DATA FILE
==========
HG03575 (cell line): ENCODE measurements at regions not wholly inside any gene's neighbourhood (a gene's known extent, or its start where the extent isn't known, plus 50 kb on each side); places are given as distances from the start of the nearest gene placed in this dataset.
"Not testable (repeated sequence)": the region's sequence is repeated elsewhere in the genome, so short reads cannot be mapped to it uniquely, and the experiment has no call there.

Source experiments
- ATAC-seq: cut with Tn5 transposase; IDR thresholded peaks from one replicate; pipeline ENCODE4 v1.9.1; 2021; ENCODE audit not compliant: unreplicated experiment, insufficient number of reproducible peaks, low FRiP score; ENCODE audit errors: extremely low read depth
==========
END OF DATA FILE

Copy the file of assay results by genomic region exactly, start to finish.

HG03575 (cell line): ENCODE measurements at regions not wholly inside any gene's neighbourhood (a gene's known extent, or its start where the extent isn't known, plus 50 kb on each side); places are given as distances from the start of the nearest gene placed in this dataset.
"Not testable (repeated sequence)": the region's sequence is repeated elsewhere in the genome, so short reads cannot be mapped to it uniquely, and the experiment has no call there.

Source experiments
- ATAC-seq: cut with Tn5 transposase; IDR thresholded peaks from one replicate; pipeline ENCODE4 v1.9.1; 2021; ENCODE audit not compliant: unreplicated experiment, insufficient number of reproducible peaks, low FRiP score; ENCODE audit errors: extremely low read depth